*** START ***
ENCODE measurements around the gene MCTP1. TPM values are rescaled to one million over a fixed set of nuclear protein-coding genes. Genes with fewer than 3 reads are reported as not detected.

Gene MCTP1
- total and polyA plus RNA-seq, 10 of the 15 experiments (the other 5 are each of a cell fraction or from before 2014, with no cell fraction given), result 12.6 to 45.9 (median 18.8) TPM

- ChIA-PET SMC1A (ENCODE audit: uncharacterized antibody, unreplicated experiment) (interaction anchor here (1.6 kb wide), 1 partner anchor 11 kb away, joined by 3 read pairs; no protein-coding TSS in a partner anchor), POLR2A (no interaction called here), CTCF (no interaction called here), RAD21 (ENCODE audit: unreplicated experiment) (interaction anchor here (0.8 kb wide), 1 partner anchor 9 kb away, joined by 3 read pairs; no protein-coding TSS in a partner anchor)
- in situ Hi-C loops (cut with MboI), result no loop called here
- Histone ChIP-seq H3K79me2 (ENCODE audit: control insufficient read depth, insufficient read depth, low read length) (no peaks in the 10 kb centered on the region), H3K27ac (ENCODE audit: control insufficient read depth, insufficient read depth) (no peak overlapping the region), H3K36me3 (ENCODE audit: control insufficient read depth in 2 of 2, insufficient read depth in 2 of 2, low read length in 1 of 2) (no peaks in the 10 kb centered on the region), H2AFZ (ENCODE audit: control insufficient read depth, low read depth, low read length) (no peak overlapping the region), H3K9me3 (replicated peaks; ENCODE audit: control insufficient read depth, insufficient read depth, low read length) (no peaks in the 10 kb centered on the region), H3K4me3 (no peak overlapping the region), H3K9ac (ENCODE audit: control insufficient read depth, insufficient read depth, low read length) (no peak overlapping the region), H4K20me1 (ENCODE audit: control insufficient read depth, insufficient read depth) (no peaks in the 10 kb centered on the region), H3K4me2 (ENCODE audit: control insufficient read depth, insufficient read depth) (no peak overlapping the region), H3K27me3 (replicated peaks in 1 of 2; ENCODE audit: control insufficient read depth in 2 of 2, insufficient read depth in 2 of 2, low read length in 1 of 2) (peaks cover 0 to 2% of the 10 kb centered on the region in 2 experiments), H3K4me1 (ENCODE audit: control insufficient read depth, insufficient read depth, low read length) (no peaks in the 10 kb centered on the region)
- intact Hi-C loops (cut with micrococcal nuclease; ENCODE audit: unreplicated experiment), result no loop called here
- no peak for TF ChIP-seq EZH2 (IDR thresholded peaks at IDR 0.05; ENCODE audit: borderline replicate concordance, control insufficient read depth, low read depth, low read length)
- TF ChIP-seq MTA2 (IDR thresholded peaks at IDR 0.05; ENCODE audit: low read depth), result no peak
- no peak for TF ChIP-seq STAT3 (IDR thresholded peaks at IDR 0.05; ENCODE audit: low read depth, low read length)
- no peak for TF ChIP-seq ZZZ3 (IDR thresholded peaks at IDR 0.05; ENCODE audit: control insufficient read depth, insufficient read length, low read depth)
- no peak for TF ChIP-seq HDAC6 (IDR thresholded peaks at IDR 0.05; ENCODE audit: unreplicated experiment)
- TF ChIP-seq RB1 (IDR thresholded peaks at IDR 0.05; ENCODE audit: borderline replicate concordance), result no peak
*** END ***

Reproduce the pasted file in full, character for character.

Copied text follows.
ENCODE measurements around the gene MCTP1. TPM values are rescaled to one million over a fixed set of nuclear protein-coding genes. Genes with fewer than 3 reads are reported as not detected.

Gene MCTP1
- total and polyA plus RNA-seq, 10 of the 15 experiments (the other 5 are each of a cell fraction or from before 2014, with no cell fraction given), result 12.6 to 45.9 (median 18.8) TPM

- ChIA-PET SMC1A (ENCODE audit: uncharacterized antibody, unreplicated experiment) (interaction anchor here (1.6 kb wide), 1 partner anchor 11 kb away, joined by 3 read pairs; no protein-coding TSS in a partner anchor), POLR2A (no interaction called here), CTCF (no interaction called here), RAD21 (ENCODE audit: unreplicated experiment) (interaction anchor here (0.8 kb wide), 1 partner anchor 9 kb away, joined by 3 read pairs; no protein-coding TSS in a partner anchor)
- in situ Hi-C loops (cut with MboI), result no loop called here
- Histone ChIP-seq H3K79me2 (ENCODE audit: control insufficient read depth, insufficient read depth, low read length) (no peaks in the 10 kb centered on the region), H3K27ac (ENCODE audit: control insufficient read depth, insufficient read depth) (no peak overlapping the region), H3K36me3 (ENCODE audit: control insufficient read depth in 2 of 2, insufficient read depth in 2 of 2, low read length in 1 of 2) (no peaks in the 10 kb centered on the region), H2AFZ (ENCODE audit: control insufficient read depth, low read depth, low read length) (no peak overlapping the region), H3K9me3 (replicated peaks; ENCODE audit: control insufficient read depth, insufficient read depth, low read length) (no peaks in the 10 kb centered on the region), H3K4me3 (no peak overlapping the region), H3K9ac (ENCODE audit: control insufficient read depth, insufficient read depth, low read length) (no peak overlapping the region), H4K20me1 (ENCODE audit: control insufficient read depth, insufficient read depth) (no peaks in the 10 kb centered on the region), H3K4me2 (ENCODE audit: control insufficient read depth, insufficient read depth) (no peak overlapping the region), H3K27me3 (replicated peaks in 1 of 2; ENCODE audit: control insufficient read depth in 2 of 2, insufficient read depth in 2 of 2, low read length in 1 of 2) (peaks cover 0 to 2% of the 10 kb centered on the region in 2 experiments), H3K4me1 (ENCODE audit: control insufficient read depth, insufficient read depth, low read length) (no peaks in the 10 kb centered on the region)
- intact Hi-C loops (cut with micrococcal nuclease; ENCODE audit: unreplicated experiment), result no loop called here
- no peak for TF ChIP-seq EZH2 (IDR thresholded peaks at IDR 0.05; ENCODE audit: borderline replicate concordance, control insufficient read depth, low read depth, low read length)
- TF ChIP-seq MTA2 (IDR thresholded peaks at IDR 0.05; ENCODE audit: low read depth), result no peak
- no peak for TF ChIP-seq STAT3 (IDR thresholded peaks at IDR 0.05; ENCODE audit: low read depth, low read length)
- no peak for TF ChIP-seq ZZZ3 (IDR thresholded peaks at IDR 0.05; ENCODE audit: control insufficient read depth, insufficient read length, low read depth)
- no peak for TF ChIP-seq HDAC6 (IDR thresholded peaks at IDR 0.05; ENCODE audit: unreplicated experiment)
- TF ChIP-seq RB1 (IDR thresholded peaks at IDR 0.05; ENCODE audit: borderline replicate concordance), result no peak